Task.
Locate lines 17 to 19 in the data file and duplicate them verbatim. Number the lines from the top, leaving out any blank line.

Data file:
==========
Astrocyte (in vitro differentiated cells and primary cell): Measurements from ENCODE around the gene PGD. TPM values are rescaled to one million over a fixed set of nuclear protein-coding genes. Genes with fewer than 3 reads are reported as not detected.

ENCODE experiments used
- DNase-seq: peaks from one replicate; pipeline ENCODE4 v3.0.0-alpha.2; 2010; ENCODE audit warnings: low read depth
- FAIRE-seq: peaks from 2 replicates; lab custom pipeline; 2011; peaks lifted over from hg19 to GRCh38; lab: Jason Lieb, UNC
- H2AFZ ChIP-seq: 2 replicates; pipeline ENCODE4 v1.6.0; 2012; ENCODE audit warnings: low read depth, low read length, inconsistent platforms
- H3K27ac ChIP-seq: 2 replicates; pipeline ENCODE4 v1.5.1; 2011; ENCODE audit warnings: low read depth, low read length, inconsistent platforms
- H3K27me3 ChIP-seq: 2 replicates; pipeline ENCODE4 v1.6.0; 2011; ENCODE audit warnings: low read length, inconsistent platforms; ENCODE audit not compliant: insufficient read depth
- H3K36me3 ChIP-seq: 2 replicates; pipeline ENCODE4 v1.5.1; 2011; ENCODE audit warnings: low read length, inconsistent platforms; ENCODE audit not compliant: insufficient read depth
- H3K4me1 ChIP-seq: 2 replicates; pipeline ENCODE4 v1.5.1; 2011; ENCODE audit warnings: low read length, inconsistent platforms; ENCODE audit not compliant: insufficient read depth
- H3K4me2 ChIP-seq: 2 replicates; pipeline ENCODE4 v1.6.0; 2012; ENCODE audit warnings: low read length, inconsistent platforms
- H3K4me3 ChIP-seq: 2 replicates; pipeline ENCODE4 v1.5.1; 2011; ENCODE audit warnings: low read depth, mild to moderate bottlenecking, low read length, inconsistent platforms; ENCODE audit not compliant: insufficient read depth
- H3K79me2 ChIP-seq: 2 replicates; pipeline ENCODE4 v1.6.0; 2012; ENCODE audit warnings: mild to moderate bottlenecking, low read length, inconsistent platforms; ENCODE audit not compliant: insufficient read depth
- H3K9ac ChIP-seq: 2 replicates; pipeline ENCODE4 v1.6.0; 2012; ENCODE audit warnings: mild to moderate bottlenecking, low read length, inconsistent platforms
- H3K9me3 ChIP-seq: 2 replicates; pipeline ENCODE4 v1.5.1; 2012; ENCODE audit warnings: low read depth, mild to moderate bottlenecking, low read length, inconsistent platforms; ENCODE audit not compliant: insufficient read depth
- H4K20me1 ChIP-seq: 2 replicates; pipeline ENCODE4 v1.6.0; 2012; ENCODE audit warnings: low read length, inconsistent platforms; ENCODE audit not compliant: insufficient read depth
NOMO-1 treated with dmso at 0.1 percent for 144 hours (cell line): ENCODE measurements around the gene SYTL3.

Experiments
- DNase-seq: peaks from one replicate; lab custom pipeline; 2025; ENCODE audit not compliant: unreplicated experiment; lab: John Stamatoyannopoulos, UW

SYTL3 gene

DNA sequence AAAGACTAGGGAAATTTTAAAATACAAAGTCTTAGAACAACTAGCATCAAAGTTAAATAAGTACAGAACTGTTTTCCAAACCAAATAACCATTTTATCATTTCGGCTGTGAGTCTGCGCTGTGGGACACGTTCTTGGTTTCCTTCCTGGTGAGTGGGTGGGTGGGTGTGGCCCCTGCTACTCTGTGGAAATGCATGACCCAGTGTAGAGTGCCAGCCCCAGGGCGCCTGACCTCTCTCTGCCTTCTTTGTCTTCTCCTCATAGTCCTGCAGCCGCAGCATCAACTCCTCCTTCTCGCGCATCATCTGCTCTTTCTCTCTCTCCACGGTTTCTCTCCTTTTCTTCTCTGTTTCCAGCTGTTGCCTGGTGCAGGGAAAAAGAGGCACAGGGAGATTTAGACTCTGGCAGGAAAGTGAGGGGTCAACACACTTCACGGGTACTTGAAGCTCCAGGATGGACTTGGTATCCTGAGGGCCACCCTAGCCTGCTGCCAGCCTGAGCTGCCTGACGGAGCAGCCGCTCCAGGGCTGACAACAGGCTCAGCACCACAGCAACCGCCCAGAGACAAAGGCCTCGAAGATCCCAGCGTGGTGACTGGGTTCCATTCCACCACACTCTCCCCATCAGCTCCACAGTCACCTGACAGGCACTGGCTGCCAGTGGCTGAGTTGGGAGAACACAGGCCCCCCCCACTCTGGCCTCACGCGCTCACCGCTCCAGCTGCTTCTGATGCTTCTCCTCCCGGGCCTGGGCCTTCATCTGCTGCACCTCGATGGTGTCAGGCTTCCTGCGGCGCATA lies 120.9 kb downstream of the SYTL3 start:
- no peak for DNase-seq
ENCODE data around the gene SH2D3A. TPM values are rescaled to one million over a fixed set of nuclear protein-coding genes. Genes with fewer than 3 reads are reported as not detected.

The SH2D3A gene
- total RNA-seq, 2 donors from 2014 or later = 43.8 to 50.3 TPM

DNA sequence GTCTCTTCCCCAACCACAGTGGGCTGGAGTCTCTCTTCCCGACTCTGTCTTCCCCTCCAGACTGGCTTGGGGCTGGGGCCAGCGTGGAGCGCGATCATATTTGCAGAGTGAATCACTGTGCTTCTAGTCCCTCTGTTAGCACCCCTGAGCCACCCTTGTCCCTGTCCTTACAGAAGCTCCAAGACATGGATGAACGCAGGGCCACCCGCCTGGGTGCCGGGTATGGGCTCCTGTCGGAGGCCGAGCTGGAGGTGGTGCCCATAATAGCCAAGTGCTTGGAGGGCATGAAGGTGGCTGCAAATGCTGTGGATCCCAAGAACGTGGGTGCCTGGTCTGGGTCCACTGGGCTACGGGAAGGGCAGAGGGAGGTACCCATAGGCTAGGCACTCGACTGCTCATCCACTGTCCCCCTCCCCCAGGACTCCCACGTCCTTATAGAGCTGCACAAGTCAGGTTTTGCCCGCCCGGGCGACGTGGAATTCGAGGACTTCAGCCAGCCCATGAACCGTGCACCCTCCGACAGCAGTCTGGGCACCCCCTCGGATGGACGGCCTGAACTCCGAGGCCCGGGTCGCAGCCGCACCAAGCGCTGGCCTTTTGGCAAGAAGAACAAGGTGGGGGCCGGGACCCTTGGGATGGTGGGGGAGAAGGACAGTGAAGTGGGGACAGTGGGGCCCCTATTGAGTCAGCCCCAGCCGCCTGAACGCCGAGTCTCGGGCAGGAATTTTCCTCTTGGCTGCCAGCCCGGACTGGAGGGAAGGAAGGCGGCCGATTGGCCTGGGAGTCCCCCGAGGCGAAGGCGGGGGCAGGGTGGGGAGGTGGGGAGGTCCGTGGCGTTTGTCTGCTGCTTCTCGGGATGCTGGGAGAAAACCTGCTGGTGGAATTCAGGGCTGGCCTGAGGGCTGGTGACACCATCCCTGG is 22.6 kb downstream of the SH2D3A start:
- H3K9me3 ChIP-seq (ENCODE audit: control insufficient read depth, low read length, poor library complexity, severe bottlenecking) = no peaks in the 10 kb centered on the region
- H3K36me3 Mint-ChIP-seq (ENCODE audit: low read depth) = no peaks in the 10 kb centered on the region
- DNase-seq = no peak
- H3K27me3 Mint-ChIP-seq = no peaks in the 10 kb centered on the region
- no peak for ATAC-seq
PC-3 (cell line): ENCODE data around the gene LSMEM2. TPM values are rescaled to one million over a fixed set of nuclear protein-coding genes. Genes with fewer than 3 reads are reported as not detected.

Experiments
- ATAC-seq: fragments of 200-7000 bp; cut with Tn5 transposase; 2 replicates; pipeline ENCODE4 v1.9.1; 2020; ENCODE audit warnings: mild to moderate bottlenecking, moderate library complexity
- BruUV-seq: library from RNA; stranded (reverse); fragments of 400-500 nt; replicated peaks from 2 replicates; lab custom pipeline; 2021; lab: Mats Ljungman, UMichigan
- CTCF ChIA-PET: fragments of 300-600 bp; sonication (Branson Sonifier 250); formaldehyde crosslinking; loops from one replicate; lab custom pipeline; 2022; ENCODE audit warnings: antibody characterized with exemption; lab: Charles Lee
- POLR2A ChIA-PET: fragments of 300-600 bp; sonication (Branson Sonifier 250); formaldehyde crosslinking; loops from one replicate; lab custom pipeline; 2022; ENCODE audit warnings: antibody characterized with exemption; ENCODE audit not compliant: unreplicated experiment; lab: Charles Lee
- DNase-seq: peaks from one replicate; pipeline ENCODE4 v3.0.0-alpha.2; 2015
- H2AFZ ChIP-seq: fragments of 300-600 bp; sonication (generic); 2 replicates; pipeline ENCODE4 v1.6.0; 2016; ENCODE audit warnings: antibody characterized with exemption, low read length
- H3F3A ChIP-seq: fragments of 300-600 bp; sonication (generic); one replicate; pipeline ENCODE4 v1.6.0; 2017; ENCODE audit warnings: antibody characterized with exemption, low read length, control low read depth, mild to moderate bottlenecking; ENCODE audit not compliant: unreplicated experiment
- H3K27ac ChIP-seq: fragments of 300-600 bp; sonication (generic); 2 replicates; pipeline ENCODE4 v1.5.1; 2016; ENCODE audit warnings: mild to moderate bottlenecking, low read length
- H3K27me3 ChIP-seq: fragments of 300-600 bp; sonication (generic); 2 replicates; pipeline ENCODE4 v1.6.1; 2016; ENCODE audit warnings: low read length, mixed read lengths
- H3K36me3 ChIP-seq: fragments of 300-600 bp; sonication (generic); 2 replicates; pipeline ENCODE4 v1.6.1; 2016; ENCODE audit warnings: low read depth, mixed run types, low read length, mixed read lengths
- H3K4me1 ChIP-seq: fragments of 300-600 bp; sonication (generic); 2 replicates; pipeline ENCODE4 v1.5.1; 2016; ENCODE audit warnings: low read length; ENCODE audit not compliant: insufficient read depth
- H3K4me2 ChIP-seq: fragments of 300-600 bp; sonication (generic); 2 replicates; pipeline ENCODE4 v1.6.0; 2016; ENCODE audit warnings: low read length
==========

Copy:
Experiments
- DNase-seq: peaks from one replicate; lab custom pipeline; 2025; ENCODE audit not compliant: unreplicated experiment; lab: John Stamatoyannopoulos, UW

SYTL3 gene